With all the heat and rain, we are getting lots of unsightly weeds.

BEFORE: With all the heat and rain, we are getting lots of unsightly weeds.

With the temperatures in the triple digits these days, I am seeing lots of weeds coming out of the cracks in the pavement, especially along the gap where the curbing meets the asphalt.

I have a super easy, inexpensive and totally earth friendly way of getting rid of them — VINEGAR! In the heat of the day (the hotter and sunnier the better), just spray it on the weeds. The weeds will be dead the next day. (I buy a huge jug from the warehouse store — about $2.99 — which lasts the whole summer.) I prefer to scrape them out with the edge of a shovel, never to see them again. If you choose not to remove them, they will eventually disintegrate on their own.

AFTER: One day after spraying with vinegar- all weeds are dead and gone!

AFTER: One day after spraying with vinegar — all weeds are dead and gone! Much better.

Happy Weeding!

Happy Weeding!

The alternative is expensive weed killer, which is very toxic to wildlife and the waterways, so I urge everyone to give vinegar a try. It works great for me, and I hope it will for you, too.

Now if I could just find a great way to keep the wire grass from growing into my garden without having to dig it out — that would be fantastic!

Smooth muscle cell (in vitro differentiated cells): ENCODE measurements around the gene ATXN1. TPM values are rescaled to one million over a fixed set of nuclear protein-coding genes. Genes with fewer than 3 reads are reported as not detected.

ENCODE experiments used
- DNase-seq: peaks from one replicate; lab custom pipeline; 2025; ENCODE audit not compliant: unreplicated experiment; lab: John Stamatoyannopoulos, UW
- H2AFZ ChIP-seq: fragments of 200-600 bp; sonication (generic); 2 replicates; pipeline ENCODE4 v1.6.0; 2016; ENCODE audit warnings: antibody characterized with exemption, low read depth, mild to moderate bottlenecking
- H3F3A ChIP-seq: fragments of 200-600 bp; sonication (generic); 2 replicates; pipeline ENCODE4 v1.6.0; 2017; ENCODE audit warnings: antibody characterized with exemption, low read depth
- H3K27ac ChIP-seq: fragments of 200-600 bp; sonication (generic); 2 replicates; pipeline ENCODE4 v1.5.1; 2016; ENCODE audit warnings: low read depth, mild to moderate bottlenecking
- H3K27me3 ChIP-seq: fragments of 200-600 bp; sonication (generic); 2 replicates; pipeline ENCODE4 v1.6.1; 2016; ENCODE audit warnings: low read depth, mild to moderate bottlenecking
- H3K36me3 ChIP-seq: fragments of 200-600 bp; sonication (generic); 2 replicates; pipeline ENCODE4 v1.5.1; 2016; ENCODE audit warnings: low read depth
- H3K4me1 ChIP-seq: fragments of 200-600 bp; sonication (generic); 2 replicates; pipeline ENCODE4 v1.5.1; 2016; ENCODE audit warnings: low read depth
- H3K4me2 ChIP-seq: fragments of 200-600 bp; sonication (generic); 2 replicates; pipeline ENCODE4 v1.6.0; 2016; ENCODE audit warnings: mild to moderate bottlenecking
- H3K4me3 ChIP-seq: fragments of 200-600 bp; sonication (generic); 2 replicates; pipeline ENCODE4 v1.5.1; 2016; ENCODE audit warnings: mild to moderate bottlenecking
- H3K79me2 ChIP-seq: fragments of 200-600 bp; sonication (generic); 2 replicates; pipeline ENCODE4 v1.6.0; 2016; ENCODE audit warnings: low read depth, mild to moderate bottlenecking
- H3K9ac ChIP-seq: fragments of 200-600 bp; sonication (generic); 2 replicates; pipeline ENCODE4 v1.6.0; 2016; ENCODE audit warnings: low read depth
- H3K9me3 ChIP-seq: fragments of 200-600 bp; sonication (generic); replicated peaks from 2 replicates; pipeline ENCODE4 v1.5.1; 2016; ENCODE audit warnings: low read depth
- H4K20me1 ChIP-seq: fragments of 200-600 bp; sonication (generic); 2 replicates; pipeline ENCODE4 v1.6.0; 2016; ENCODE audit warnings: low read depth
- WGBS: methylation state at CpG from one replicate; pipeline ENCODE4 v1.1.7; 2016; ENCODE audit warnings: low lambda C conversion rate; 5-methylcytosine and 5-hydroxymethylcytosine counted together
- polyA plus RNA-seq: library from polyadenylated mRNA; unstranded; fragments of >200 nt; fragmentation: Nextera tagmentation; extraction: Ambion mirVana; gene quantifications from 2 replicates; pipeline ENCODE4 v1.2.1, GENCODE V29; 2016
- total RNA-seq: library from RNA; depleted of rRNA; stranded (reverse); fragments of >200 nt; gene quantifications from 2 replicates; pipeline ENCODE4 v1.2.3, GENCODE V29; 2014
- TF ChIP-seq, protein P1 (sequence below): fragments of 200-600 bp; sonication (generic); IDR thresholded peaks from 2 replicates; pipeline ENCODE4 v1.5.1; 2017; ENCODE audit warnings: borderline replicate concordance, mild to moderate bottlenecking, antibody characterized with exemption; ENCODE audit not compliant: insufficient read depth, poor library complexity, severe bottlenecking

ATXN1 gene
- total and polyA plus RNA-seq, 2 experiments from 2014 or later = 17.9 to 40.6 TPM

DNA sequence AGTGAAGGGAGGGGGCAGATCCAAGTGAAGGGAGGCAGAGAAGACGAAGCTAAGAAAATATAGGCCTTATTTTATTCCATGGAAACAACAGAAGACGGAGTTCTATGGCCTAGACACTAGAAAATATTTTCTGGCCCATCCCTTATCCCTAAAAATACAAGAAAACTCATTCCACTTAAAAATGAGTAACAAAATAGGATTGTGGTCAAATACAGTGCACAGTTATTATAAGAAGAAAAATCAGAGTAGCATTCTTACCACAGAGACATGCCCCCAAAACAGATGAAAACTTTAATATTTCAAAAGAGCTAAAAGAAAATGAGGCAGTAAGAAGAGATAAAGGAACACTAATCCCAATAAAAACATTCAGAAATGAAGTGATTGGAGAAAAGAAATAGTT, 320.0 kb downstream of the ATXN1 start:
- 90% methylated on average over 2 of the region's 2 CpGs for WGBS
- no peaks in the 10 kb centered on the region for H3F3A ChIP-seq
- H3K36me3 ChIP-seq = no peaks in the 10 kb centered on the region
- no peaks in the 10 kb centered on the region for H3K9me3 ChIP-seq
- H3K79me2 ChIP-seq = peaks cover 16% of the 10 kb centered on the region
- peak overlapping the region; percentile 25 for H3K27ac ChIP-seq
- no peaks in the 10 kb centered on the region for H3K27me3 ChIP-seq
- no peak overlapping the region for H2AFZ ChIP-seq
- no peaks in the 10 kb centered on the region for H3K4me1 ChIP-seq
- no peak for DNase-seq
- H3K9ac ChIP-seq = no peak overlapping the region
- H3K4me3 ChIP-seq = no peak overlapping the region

Tips on Mid-Summer Evergreen Pruning

BEFORE picture- holly has overtaken the front garden. Time to reclaim!

BEFORE picture- holly has overtaken the front garden. Time to reclaim!

Wow! What a wet summer we have had this year. I can’t remember a time when everything was so green in July. Pruning in the middle of summer is not something that I would normally recommend for most plants, but some, like the holly bushes, have grown to extremes in the wet season we have been experiencing. I have several in my garden that were planted by the builder 30+ years ago. These were unfortunately planted too close to the house and front porch to let them grow to their natural size, so they require a pruning 4 or 5 times a year to keep them in check. (I had actually cut them down to the ground when we first purchased the house because they were so out of control. They regenerated in about a year!) The good news is that if you know the proper way to prune them, hollies can be terrific foundation plants and showy all year. Here’s how-

Always check for bird's nests before pruning or spraying.